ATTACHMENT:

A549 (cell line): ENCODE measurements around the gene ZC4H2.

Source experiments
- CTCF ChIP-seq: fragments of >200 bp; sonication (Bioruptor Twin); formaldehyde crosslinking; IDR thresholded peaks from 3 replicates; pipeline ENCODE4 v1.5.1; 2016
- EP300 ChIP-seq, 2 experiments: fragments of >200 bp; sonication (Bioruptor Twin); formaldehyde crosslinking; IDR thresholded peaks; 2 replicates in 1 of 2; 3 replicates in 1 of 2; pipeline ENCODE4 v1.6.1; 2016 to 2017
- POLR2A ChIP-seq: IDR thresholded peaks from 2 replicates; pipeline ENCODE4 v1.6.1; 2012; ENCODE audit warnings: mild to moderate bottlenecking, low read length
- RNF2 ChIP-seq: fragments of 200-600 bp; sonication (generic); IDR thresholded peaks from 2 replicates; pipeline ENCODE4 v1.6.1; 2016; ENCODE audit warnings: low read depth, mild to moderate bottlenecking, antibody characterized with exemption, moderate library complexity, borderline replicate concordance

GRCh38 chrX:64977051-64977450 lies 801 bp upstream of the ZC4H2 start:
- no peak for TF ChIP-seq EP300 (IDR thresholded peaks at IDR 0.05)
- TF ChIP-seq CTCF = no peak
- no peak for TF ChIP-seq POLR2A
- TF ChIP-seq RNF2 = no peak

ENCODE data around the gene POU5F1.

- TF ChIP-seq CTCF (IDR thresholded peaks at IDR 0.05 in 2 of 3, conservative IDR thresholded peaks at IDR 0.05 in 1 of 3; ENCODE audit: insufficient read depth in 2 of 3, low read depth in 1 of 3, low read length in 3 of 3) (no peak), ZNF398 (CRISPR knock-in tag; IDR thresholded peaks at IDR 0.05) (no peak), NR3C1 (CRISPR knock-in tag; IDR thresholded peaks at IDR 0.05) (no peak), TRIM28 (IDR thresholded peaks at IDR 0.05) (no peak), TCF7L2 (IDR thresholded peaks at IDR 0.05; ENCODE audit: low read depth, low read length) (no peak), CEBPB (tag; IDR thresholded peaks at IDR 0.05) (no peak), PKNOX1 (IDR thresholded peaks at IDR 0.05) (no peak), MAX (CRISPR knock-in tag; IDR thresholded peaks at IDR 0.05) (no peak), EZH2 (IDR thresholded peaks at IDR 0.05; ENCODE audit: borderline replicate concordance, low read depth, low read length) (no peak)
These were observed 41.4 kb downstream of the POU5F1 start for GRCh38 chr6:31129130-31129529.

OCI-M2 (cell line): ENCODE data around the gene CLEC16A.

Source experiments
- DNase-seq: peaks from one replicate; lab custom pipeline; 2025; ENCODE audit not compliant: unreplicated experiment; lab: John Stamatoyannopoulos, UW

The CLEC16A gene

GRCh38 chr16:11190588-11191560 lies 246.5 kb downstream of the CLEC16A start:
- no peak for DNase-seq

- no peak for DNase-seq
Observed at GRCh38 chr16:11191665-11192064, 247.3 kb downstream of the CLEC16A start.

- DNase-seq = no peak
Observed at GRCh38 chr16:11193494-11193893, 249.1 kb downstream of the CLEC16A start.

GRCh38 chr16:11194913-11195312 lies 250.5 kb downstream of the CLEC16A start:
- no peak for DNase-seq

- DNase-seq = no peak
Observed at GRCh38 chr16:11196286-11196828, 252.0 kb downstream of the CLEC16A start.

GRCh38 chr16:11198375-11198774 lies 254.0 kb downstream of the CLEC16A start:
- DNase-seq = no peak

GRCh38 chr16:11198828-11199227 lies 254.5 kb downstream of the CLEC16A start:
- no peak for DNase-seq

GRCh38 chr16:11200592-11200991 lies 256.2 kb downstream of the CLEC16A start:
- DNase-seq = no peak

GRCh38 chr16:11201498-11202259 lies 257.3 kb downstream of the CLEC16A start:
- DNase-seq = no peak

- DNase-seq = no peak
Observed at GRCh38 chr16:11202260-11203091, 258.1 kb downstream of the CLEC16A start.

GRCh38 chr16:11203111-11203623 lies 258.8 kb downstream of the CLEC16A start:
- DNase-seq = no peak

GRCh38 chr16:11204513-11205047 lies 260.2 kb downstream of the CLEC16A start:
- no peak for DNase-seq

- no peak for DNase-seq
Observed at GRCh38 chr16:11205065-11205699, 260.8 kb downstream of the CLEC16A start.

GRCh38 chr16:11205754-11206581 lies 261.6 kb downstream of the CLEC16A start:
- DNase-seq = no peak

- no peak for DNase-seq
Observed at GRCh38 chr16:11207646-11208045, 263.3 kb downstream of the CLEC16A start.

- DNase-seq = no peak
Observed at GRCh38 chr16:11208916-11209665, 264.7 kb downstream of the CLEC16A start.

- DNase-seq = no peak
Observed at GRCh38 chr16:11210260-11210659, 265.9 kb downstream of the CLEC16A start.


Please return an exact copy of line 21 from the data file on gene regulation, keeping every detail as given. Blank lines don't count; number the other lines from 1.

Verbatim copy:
- no peak for DNase-seq